On July 30, the government again responded with violence to demonstrations against it. On this occasion, ten people died, raising the number of people killed in protest situations to 119 in the last four months.

According to investigations by the Public Prosecutor’s Office, a considerable percentage of these deaths resulted from shots fired by police and military officials. Other deaths are due to the actions of armed civilian groups that respond both to sectors of the opposition that propose an insurrectionary response and to para-state groups. In situations of protest, the state response must be based on the principle of protecting life; this emanates from states’ international human rights obligations.

Women salt winners at work

For the third time in 10 years the government of Ghana is involved in a drive to stop illegal artisanal and small scale gold mining, popularly called 'galamsey'. Unlike the previous times the state is supporting rather than leading the campaign against 'galamsey'.

There is currently a campaign spearheaded by the media against the activities of illegal gold mining in Ghana. This campaign has not only called for all unsanctioned and unregulated small- scale gold mining activities to be brought to a halt, but has also led to calls for the operations of legalized small-scale gold miners to be stopped as well. Ghana's policy makers have taken up the cause and have taken a series of actions aimed in the short term, at addressing the challenges posed by illegal small-scale gold mining, 'galamsey'.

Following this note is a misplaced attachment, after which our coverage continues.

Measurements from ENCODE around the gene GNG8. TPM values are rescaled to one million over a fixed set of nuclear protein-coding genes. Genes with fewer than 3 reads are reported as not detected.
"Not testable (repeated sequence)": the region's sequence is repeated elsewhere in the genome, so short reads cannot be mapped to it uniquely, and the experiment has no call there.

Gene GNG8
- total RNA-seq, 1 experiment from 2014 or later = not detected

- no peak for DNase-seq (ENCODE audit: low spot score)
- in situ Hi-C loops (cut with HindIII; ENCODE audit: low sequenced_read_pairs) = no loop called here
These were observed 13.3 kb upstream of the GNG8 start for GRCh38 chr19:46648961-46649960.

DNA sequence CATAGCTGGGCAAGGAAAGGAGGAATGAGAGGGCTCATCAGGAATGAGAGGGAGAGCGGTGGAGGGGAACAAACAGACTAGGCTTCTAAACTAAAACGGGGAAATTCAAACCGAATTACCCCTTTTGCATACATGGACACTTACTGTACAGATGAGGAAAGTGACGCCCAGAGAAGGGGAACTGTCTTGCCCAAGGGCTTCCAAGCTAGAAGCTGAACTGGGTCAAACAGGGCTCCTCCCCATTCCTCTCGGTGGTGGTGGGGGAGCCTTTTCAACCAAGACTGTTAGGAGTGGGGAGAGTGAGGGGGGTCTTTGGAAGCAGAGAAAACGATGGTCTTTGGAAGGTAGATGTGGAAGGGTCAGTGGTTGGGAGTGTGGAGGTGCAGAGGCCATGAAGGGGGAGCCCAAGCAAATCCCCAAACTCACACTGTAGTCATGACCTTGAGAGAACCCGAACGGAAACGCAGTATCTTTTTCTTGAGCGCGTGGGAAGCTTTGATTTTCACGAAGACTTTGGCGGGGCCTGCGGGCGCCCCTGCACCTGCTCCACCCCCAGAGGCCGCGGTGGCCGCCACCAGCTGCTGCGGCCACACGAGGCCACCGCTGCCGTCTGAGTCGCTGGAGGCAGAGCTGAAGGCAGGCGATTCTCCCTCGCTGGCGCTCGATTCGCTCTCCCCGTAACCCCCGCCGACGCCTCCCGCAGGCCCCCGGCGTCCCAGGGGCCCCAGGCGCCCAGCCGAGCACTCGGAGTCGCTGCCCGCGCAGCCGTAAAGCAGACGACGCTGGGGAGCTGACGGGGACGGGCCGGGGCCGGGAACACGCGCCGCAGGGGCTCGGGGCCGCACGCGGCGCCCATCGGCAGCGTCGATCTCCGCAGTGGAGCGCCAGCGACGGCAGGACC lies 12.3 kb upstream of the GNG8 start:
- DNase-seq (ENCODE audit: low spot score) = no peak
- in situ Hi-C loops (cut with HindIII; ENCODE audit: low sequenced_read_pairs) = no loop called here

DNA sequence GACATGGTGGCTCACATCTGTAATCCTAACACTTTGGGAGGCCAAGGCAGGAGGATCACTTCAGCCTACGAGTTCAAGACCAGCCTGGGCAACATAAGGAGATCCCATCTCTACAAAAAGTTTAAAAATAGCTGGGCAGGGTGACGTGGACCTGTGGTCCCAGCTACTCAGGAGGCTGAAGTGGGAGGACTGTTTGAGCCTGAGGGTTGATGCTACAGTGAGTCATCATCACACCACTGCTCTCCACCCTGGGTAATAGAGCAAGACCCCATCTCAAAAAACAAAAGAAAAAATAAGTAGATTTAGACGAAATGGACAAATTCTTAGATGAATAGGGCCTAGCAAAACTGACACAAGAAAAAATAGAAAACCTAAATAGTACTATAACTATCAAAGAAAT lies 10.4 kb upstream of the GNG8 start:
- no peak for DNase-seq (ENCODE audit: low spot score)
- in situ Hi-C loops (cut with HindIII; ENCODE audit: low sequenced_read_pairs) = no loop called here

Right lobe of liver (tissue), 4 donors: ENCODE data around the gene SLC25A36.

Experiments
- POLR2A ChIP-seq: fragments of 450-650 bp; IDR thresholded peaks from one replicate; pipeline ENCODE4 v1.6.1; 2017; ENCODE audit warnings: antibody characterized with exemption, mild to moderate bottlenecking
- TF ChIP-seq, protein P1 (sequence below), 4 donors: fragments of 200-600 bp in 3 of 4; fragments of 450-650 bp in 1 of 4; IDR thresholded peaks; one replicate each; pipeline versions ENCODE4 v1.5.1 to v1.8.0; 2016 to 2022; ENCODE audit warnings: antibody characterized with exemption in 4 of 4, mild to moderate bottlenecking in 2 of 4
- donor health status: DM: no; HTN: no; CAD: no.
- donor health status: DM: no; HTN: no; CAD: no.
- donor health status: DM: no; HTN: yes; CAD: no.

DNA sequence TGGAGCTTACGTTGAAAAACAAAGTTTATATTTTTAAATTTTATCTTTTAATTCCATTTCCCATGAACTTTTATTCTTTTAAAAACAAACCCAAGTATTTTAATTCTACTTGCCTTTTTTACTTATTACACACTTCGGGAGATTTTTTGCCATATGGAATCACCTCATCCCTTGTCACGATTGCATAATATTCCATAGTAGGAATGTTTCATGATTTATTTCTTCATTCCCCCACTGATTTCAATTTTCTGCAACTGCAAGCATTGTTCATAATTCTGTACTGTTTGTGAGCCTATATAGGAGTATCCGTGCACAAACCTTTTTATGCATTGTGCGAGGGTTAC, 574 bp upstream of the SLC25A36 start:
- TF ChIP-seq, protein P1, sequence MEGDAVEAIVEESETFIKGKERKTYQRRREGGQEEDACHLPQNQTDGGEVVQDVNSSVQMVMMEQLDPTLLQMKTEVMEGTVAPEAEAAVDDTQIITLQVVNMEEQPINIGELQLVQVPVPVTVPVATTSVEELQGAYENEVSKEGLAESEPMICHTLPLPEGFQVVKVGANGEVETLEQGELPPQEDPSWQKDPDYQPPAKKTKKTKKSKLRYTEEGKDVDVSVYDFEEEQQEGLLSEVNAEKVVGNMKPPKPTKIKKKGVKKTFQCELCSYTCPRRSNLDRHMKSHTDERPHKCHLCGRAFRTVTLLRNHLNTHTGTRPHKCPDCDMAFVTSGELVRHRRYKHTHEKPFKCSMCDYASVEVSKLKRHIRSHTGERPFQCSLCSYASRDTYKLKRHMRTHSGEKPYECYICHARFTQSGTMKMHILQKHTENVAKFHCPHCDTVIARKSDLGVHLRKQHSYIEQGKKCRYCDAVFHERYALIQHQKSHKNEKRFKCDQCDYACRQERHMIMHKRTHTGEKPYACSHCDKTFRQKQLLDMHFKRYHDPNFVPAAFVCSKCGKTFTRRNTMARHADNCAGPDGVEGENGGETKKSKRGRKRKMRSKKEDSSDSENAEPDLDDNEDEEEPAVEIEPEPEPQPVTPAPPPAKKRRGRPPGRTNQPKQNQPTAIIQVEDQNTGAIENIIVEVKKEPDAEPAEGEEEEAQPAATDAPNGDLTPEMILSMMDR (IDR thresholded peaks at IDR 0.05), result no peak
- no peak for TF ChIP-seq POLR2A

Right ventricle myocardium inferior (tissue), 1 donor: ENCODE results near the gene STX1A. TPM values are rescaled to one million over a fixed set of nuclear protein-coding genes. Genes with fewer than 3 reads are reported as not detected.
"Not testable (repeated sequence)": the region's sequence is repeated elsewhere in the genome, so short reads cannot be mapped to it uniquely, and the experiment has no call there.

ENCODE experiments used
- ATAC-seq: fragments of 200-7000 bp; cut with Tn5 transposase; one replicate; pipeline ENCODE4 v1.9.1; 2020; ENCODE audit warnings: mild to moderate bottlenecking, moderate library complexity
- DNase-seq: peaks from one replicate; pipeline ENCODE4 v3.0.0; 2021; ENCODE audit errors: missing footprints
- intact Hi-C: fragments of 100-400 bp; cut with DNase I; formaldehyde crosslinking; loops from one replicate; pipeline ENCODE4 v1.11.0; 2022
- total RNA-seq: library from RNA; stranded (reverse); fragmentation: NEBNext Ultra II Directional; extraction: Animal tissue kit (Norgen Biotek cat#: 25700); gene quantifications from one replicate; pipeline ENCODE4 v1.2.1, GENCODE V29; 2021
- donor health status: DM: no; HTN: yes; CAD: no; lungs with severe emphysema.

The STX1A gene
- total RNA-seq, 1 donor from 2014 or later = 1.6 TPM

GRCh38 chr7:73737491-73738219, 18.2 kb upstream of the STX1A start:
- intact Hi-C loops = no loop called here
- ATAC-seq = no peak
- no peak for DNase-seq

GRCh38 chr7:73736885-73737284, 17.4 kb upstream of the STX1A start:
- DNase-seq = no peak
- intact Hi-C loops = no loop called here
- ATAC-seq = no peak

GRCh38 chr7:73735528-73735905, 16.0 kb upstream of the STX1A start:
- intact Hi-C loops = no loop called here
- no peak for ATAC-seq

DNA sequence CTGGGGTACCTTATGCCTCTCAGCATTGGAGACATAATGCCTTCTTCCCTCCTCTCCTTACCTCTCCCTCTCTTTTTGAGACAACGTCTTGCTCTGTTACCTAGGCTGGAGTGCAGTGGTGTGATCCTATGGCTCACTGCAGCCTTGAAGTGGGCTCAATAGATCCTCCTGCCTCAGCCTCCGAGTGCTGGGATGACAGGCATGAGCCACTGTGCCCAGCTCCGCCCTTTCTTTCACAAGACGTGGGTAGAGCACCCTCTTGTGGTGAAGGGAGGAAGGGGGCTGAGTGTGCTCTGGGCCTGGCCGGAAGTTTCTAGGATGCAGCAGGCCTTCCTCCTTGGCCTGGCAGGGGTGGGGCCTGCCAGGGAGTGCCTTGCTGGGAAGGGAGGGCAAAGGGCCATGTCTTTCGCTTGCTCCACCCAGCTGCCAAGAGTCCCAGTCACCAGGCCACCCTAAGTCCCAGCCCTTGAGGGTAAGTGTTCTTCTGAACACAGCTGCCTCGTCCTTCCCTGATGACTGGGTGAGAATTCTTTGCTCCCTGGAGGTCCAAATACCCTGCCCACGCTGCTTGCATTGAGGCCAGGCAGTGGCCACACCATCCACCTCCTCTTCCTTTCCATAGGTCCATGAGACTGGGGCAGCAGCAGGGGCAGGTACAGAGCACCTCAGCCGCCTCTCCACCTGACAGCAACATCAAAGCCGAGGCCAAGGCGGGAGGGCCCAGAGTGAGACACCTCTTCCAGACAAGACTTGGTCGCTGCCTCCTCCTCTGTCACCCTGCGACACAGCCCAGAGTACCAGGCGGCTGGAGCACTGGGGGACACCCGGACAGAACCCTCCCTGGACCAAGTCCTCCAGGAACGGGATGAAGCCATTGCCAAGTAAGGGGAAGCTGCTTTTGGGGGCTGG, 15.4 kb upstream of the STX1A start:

On the last official day of the UN High-Level Political Forum, civil society express concern that ‘vision without implementation is hallucination’.

New York, 19 July 2017: Despite soaring rhetoric, glossy reports and slick presentations, the fact remains that implementation on the ground is “stalled”, as highlighted in a series of civil society national reports as part of the global Spotlight Report initiative.

Increasingly, civil society is expressing concern that the SDGs are being used not as a roadmap for social, economic and environmental transformation, but as a vehicle to entrench inequitable power relations.